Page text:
If you’re a golfer, you’ll have plenty of options to hit the green at some of Australia’s best golf courses. Some Goway favourites are Palmer Resort Coolum, home to Australia’s PGA Championship, and Mount Coolum Golf Course, which sits at the foot of stunning Mount Coolum.

A great way to explore the Sunshine Coast is on our 15-Day Live Like a Local – Sunshine Coast Australia tour, where Goway sets you up with all the necessary tools and accommodations to blend into the local environs. These tours include apartment accommodations, kit bags with some necessary items for the area, and vouchers for local restaurants and bars. And of course, our experts have plenty of tips on where to find locals, regional customs, and ways to stand out from the tourist crowds.

Eumundi Market Stall, Sunshine Coast, Queensland, Australia
Eumundi Market stall

Bushwalking Through Wilpena Pound in South Australia

If you’re meaning to explore the Outback on a return visit, head to Flinders Ranges National Park in South Australia to see some of the country’s best landscape without the overwhelming crowds. South Australia often gets overlooked during a first visit to Australia where you hit the big landmarks, so be sure to head to the southern state and see all that it has to offer.

Flinders Range is the largest mountain range in South Australia and Wilpena Pound is its crowning achievement. Over 400 kilometres north of Adelaide, Wilpena Pound is a natural mountain ampitheatre comprising 80 square kilometres. While many people think the ampitheatre was made by a meteorite strike, due to its crater shape, it’s actually a natural formation made by years of wind and erosion.

When you visit Wilpena Pound, you’ll be following in the footsteps of early explorers like Matthew Flinders, who was the first person to circumnavigate Australia and prove that it was a continent. The government named the range of mountains after him.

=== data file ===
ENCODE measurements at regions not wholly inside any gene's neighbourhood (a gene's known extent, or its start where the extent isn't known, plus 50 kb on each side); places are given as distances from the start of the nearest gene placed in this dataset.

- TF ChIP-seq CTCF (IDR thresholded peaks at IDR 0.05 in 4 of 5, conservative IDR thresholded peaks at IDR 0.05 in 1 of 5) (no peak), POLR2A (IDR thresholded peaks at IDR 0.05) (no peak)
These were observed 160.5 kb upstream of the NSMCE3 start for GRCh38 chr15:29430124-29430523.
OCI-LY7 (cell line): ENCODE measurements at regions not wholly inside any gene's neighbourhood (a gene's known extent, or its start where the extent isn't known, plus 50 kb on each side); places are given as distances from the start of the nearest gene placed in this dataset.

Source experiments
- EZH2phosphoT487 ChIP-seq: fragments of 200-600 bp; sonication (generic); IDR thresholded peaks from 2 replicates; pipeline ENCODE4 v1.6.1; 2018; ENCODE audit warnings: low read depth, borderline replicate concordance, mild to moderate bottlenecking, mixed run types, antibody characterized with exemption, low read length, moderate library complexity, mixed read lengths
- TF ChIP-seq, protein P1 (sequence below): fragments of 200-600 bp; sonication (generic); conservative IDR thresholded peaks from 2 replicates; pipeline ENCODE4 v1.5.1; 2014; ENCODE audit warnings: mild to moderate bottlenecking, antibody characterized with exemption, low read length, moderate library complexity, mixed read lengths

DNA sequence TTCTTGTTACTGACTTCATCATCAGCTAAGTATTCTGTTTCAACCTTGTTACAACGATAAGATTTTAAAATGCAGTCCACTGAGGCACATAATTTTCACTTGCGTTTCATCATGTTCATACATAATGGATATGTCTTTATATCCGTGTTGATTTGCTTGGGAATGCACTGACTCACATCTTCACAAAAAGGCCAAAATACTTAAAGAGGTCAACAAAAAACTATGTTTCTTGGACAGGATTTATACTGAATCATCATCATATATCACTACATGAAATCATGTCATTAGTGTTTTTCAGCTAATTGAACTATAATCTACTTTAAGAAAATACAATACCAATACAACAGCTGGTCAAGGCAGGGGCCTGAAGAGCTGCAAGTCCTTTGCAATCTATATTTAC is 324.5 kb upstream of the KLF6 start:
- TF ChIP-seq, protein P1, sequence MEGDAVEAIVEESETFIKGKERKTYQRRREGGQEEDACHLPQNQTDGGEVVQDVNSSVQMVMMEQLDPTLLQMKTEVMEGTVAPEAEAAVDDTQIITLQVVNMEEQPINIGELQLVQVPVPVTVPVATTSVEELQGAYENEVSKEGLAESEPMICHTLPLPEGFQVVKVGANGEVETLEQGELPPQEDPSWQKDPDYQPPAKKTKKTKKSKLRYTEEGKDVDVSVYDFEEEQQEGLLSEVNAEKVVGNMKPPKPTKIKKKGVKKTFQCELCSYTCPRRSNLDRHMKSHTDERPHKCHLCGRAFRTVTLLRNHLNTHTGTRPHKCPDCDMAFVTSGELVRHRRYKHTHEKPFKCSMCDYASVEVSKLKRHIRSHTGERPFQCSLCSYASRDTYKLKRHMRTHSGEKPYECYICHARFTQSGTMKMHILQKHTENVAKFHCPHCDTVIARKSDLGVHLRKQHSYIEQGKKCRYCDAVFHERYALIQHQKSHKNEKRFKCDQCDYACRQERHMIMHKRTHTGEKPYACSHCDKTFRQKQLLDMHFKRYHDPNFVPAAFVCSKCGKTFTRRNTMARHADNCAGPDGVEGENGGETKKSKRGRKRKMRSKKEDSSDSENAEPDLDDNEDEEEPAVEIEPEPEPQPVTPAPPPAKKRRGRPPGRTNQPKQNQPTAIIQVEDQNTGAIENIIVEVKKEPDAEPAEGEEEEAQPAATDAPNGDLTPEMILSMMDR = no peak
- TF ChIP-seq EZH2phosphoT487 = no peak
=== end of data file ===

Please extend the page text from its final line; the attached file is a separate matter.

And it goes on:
Wilpena Pound Aerial View, South Australia, Australia
Wilpena Pound aerial view

Wilpena Pound is a popular spot for bushwalking or rock climbing. If you’re a hiker, you will want to head on a circuit leading to St. Mary’s Peak, the highest point in the ampitheatre sitting at 1171 metres on its northeastern side. If you’re a veteran climber, consider scaling the heights of Moonarie, a popular crag on the edge of Wilpena Pound.

Wilpena Pound became famous in the popular imagination after photographer Harold Cazneaux snapped a shot of a lone tree struggling to survive in the arid landscape. The photograph, known as The Spirit of Endurance, made Cazneaux famous and inspired individuals to seek out this remote mountain range.

South Australia is also home to Kangaroo Island, an incredibly biodiverse island that’s often dubbed the “Galapagos of Australia.” The island is teeming with wildlife, offering you plenty of opportunities to visit Australian seals, koalas, short-beaked echidnas, little penguins, or the island’s eponymous kangaroos.

Seal Bay Conservation Park, Kangaroo Island, Australia
Seal Bay Conservation Park on Kangaroo Island

Play Sommelier in the Margaret River

If you really want to head to remote parts on your Australia vacation, where crowds are an afterthought, head to Western Australia. Take a break from sightseeing that comprises most international travel and slow down the rhythm. The Margaret River region south of Perth is the perfect area to explore at your own pace, visiting the many wineries that have made a splash worldwide.